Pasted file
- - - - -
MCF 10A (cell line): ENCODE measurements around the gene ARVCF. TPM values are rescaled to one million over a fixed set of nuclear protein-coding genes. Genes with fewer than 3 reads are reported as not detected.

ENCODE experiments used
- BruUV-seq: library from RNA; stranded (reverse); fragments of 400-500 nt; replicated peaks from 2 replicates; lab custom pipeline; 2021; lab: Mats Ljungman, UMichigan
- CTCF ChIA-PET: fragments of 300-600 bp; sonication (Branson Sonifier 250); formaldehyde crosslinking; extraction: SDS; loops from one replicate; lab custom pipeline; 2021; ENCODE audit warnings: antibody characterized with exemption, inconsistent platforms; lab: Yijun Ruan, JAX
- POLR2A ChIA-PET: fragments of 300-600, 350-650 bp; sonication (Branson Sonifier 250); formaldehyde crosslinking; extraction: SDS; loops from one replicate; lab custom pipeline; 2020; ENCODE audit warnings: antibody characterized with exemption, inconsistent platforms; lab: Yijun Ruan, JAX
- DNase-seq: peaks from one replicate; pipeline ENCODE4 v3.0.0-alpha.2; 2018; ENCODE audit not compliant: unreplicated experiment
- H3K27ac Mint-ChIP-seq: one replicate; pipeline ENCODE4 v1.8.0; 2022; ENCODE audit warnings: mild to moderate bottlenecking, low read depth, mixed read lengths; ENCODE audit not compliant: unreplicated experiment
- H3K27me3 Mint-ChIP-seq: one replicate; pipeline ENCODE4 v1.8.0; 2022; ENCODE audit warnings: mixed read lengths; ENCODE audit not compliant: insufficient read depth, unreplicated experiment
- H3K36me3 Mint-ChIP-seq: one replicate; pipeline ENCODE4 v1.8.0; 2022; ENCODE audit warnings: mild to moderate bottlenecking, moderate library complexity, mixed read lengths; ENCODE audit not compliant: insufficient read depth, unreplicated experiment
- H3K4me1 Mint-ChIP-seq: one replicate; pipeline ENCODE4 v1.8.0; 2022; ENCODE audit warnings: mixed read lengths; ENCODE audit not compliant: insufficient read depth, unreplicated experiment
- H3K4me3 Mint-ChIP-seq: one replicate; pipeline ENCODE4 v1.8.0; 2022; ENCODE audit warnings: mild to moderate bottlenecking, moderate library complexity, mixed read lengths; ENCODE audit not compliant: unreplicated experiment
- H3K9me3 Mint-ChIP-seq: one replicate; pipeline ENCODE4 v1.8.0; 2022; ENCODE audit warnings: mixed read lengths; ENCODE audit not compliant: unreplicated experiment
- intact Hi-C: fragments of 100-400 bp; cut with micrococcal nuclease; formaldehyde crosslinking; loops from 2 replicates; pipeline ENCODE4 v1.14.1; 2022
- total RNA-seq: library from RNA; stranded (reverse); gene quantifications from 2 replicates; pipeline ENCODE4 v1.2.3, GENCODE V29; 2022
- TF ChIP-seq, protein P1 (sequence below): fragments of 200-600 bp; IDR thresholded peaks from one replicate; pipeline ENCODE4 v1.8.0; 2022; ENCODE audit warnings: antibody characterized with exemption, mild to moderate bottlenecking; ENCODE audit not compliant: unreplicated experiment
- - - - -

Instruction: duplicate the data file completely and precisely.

MCF 10A (cell line): ENCODE measurements around the gene ARVCF. TPM values are rescaled to one million over a fixed set of nuclear protein-coding genes. Genes with fewer than 3 reads are reported as not detected.

ENCODE experiments used
- BruUV-seq: library from RNA; stranded (reverse); fragments of 400-500 nt; replicated peaks from 2 replicates; lab custom pipeline; 2021; lab: Mats Ljungman, UMichigan
- CTCF ChIA-PET: fragments of 300-600 bp; sonication (Branson Sonifier 250); formaldehyde crosslinking; extraction: SDS; loops from one replicate; lab custom pipeline; 2021; ENCODE audit warnings: antibody characterized with exemption, inconsistent platforms; lab: Yijun Ruan, JAX
- POLR2A ChIA-PET: fragments of 300-600, 350-650 bp; sonication (Branson Sonifier 250); formaldehyde crosslinking; extraction: SDS; loops from one replicate; lab custom pipeline; 2020; ENCODE audit warnings: antibody characterized with exemption, inconsistent platforms; lab: Yijun Ruan, JAX
- DNase-seq: peaks from one replicate; pipeline ENCODE4 v3.0.0-alpha.2; 2018; ENCODE audit not compliant: unreplicated experiment
- H3K27ac Mint-ChIP-seq: one replicate; pipeline ENCODE4 v1.8.0; 2022; ENCODE audit warnings: mild to moderate bottlenecking, low read depth, mixed read lengths; ENCODE audit not compliant: unreplicated experiment
- H3K27me3 Mint-ChIP-seq: one replicate; pipeline ENCODE4 v1.8.0; 2022; ENCODE audit warnings: mixed read lengths; ENCODE audit not compliant: insufficient read depth, unreplicated experiment
- H3K36me3 Mint-ChIP-seq: one replicate; pipeline ENCODE4 v1.8.0; 2022; ENCODE audit warnings: mild to moderate bottlenecking, moderate library complexity, mixed read lengths; ENCODE audit not compliant: insufficient read depth, unreplicated experiment
- H3K4me1 Mint-ChIP-seq: one replicate; pipeline ENCODE4 v1.8.0; 2022; ENCODE audit warnings: mixed read lengths; ENCODE audit not compliant: insufficient read depth, unreplicated experiment
- H3K4me3 Mint-ChIP-seq: one replicate; pipeline ENCODE4 v1.8.0; 2022; ENCODE audit warnings: mild to moderate bottlenecking, moderate library complexity, mixed read lengths; ENCODE audit not compliant: unreplicated experiment
- H3K9me3 Mint-ChIP-seq: one replicate; pipeline ENCODE4 v1.8.0; 2022; ENCODE audit warnings: mixed read lengths; ENCODE audit not compliant: unreplicated experiment
- intact Hi-C: fragments of 100-400 bp; cut with micrococcal nuclease; formaldehyde crosslinking; loops from 2 replicates; pipeline ENCODE4 v1.14.1; 2022
- total RNA-seq: library from RNA; stranded (reverse); gene quantifications from 2 replicates; pipeline ENCODE4 v1.2.3, GENCODE V29; 2022
- TF ChIP-seq, protein P1 (sequence below): fragments of 200-600 bp; IDR thresholded peaks from one replicate; pipeline ENCODE4 v1.8.0; 2022; ENCODE audit warnings: antibody characterized with exemption, mild to moderate bottlenecking; ENCODE audit not compliant: unreplicated experiment